5. Discussions

The EC of the samples shows rather low values, both in the groundwater and in the surface water, with the exception of the sample L_11 (Muffѐ Lake) which is located outside the study area (176 µS/cm). The pH has alkaline values both in the lakes and in the spring, up to 9.4.
The highest value of HCO3 (82.96 mg/L) was recorded in July 2022 in sample L_1 (Leser Lake). The bicarbonate concentration in the Perrot Spring varies between 51 and 61 mg/L in all three sampling campaigns, probably related to the presence of dissolved CO2 in the rainwater that infiltrates the rocks of the area, the calcite veins, and the cementation of the Quaternary deposits. In addition, the contribution of carbon dioxide could be hypothesised from the large amount of organic matter present in the lake and marsh deposits close to the spring. The Perrot Spring shows intermediate values between the Lake Leser and the other lakes and streams samples, remaining in the range of 20 to 30 mg/L, with the exception of Gran Lake, which has a low concentration of 9.76 mg/L.
Nitrate concentrations are very low in the lakes and in the spring, below and above 3 mg/L, respectively. This indicates that there is almost no input of pollutants from agriculture, livestock, or infrastructure in the area. Furthermore, the presence of NH4+ in the lakes indicates the degradation of organic matter, suggesting an anoxic environment with probable denitrification processes. The chloride concentration shows a similar value (0.03–1.50 mg/L).
The Ca2+ and Mg2+ ions show concentrations ranging from 2 to 12 mg/L in streams, lakes, and springs. In the Perrot Spring, Ca2+ concentrations range from 3.7 mg/L to 10.3 mg/L, while Mg2+ concentrations range from 4.3 mg/L to 11.21 mg/L. Ca2+ can be essentially attributed to rich diopside rock and calcite veins. The Mg2+ can be attributed to the circulation of water, essentially within the serpentinite.
The Na+ and K+ ions are found in low concentrations (below 4 and 1.5 mg/L, respectively), probably due to the fact that the water circulates through rocks without K-feldspar, potassic phyllosilicates, and albite.
SO42− shows a very low concentration in the spring (maximum value 2.1 mg/L) and higher concentrations in the lakes (maximum value 22.3 mg/L). These values and differences could be attributed to probable denitrification processes between the lakes and the spring.
From the graph of Figure 9, the isotopic composition of the lakes, rainfall, and the Perrot Spring appears to have a linear relationship. The groundwater flowing from the Perrot Spring shows values close to the average annual groundwater isotopic composition. Indeed, the isotopic composition of the groundwater flowing towards to the Perrot Spring is a mixture of two water inputs: rainfall and contribution from the upper stretch of the Chalamy Stream also draining the lake area. According to the plotted data, the rainfall in November 2021 and September 2022 shows an Atlantic origin, while the rainfall in May 2021 and July 2022 indicates the influence of air masses from the Mediterranean basin, as reported by various authors (for example, [65]); specifically, their formation depends on the temperature, with rainfall with more negative isotopic values forming at lower temperatures and vice versa [64].
However, stable isotopic of water values do not coincide perfectly with the local meteoric water line LMWL in northern Italy, reported by [61]. Some possible explanations are: (i) LMWL is referred to a large area (the entire north Italy, with very low values in NW Italian Alps) while these analyses are very localized; and (ii) climate variations that can affect the isotopic values of water. Changes in temperature, rainfall patterns, or atmospheric circulation patterns due to climate change can cause deviations from the local meteoric water line [19,40].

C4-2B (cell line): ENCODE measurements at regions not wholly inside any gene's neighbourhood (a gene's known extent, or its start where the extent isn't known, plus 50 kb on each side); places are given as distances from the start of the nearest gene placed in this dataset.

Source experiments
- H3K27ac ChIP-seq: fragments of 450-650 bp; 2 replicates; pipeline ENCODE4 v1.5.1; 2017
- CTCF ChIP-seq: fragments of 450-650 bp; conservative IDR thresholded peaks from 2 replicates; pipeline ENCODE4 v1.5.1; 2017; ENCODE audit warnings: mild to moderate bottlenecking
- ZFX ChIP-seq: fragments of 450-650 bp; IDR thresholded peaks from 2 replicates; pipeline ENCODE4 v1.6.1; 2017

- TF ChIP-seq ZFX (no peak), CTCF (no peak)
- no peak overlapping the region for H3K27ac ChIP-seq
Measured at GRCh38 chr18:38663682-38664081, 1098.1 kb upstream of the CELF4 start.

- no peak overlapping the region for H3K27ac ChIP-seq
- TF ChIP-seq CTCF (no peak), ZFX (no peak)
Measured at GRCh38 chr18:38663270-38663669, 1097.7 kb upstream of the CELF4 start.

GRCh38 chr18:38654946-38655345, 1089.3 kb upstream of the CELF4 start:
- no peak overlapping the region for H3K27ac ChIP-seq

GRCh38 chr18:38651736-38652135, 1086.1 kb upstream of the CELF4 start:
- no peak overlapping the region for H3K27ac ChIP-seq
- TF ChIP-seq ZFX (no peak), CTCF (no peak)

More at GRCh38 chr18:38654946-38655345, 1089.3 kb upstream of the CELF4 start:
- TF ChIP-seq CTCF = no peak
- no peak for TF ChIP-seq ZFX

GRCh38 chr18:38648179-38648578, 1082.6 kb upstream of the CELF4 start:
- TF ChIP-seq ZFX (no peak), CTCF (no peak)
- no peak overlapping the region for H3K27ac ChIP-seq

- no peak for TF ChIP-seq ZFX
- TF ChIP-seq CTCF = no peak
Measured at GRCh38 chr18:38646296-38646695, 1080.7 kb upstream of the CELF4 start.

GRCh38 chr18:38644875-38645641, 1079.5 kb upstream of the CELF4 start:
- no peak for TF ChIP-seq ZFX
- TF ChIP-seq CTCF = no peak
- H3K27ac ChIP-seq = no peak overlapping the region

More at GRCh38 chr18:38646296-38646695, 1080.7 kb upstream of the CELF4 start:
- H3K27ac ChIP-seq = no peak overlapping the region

Nevertheless, further studies and analyses may be required to determine a more precise local meteoric line in the study area and to compare it with the LMWL reported by [61].
Analysing the isotopic correlation between the Perrot Spring and the rainfall, an average recharge altitude from about 1990 and 2210 m a.s.l. was identified (Figure 10). This value can identify a recharge basin with a significant areal extent (Figure 11).
The low ion concentrations are influenced by rainfall inputs and low water–rock interaction. In addition, the lithological uniformity of the study area does not lead to a relevant heterogeneity in the chemistry of the waters of the basin, and for this reason it is not possible to identify recharge areas based on ionic content alone.
Isotopic analyses confirm the mixing processes in relation to the average altitude of recharge, confirming that the spring is fed by both upland and lowland waters.
The results of the isotopic analyses conducted on the rainwater samples, the lake water, and the water from the Perrot Spring made it possible to identify an average feeding zone between 1990 and 2210 m above sea level. On the basis of the results of the above-mentioned laboratory tests, it was possible to identify a feeding zone of the Perrot Spring at an altitude range between 1710 and 2490 m a.s.l., which included a number of sectors that were probably capable of storing large quantities of water. In the present work, these sectors have been divided into two potential recharge areas, differentiated on the basis of the lithotype and the associated degree of permeability:
fractured rocky bedrock with low to very low permeability, essentially represented by the serpentinite.
very thick incoherent deposits of very high to high permeability, including ice-marginal, gravitational, and fluvial deposits that lie on incoherent deposits of low permeability, including subglacial and glaciolacustrine deposits.